One of the country’s leading homeless charities has said the Covid-19 pandemic brought “big wins” in terms of people tackling their drug addiction in isolation, with many being fast-tracked in more stable housing as a result.
The CEO of the Peter McVerry Trust, Pat Doyle, said elements of the way in which homeless drug users were treated during the pandemic should be retained into the future.
Those Harm Reduction measures meant the PMVT established dedicated isolation and shielding services for both PMVT participants and as a response to a need across the sector to provide safe, effective isolation services to those experiencing homeless.
On admission, nurse-led isolation service kicked in, with participants taking part in a comprehensive Harm Reduction and Nursing assessment, with any need for medically supported stabilisation or detox identified.
Pat Doyle said clients could then avail of on-site nursing and GP prescribing alongside the physical and mental health supports, with the isolation period - initially for 14 days - meaning greater engagement and an increased chance of success.
“That was the big outcome,” he said.
“It was like running mini detox programmes, mini treatment programmes, mini stabilisation programmes.” The PMVT is gathering data as part of a larger research project that will publish its findings later this year, and found that a total of 2,612 adults supported, with 1,685 self-isolation cases and 298 cases of cocooning.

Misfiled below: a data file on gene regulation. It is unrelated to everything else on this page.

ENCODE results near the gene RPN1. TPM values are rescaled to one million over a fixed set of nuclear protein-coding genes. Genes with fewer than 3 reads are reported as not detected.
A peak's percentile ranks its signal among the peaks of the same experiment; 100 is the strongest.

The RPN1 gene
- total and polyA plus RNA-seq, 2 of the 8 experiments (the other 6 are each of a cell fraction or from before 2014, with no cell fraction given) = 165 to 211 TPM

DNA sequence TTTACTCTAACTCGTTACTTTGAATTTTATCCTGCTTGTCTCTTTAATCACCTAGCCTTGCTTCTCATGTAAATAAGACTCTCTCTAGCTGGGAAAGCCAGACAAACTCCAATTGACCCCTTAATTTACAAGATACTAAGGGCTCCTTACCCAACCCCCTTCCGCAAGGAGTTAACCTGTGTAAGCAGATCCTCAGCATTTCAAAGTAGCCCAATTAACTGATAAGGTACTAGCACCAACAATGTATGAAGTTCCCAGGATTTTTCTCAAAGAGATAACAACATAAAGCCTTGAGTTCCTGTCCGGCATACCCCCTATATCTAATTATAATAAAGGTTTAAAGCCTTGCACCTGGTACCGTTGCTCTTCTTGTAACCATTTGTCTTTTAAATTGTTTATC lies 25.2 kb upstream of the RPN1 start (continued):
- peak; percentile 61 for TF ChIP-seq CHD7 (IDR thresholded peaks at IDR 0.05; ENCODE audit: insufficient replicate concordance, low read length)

There were 18 overdose-related incidents, with Naloxone administered 10 times.
As for harm reduction initiations across the referrals:
- 39% (192) have been initiated on Opiate Substitution Therapy (OST)
- 33% (164) have been supported with Librium Detox in response to alcohol withdrawal
- 28% (136) have been initiated on a stabilization regime for problematic Benzodiazepine use.
The charity said: “The percentage of harm reductions have decreased over time as there have been a number of participants re-referred back to the Isolation services and the harm reduction measures had already been put in place by the nursing team.
“Upon commencement of isolation services in March 2020, 57% of all admissions of adults / couples required medical intervention to support addiction, withdrawal and related risks. This had reduced to 3% of admission in December 2021.” Pay Doyle said there had been successes among the clients treated during the pandemic period, with the intensive 24/7 nature of isolation helping clients build a “rapport” with staff.
“A number of people did not go back to the hostel who had referred them and instead they were sent straight to stabilisation programmes,” he said.
Earlier this week Merchants Quay Ireland said ring-fenced mental health funding was necessary to deal with the long-term negative impact of Covid-19 isolation, including on the mental health of people who are homeless and struggling with substance misuse.
A qualitative study which looked at the experiences of a smaller number of individuals at different stages of the pandemic found that while living conditions improved for some, others - and particularly those with more severe mental heal the conditions - suffered depression and in some cases suicidal ideation.